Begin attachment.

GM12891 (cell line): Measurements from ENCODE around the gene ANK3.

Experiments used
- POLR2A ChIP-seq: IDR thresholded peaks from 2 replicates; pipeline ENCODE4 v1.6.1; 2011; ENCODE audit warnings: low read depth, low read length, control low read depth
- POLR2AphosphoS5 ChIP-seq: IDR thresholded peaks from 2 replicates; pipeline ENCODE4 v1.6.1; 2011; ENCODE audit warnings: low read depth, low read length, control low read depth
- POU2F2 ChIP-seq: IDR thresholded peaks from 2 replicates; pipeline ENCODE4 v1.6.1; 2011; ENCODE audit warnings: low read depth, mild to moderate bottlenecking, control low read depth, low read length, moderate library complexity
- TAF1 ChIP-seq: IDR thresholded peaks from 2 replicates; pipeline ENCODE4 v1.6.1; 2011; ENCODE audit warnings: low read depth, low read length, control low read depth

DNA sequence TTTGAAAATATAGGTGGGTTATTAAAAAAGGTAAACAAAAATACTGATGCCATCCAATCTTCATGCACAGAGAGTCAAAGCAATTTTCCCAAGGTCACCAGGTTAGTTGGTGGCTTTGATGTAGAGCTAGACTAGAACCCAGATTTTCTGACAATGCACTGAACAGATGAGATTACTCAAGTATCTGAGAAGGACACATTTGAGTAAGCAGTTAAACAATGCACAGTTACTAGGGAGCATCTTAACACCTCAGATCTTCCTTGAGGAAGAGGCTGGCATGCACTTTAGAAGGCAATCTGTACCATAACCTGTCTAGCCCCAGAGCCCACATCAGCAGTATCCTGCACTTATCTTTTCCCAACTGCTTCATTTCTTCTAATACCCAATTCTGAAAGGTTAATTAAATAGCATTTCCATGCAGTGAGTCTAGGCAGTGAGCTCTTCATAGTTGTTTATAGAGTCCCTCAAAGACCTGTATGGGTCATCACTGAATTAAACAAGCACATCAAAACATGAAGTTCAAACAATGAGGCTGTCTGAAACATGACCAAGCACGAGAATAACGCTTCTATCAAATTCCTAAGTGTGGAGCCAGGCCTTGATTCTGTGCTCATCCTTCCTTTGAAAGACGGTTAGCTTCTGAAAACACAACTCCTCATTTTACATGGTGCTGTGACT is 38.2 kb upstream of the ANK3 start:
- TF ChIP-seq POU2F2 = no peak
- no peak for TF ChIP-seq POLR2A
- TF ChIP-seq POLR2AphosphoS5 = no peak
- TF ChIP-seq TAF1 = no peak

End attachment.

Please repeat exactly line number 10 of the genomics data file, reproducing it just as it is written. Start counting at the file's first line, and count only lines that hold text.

- TF ChIP-seq POLR2AphosphoS5 = no peak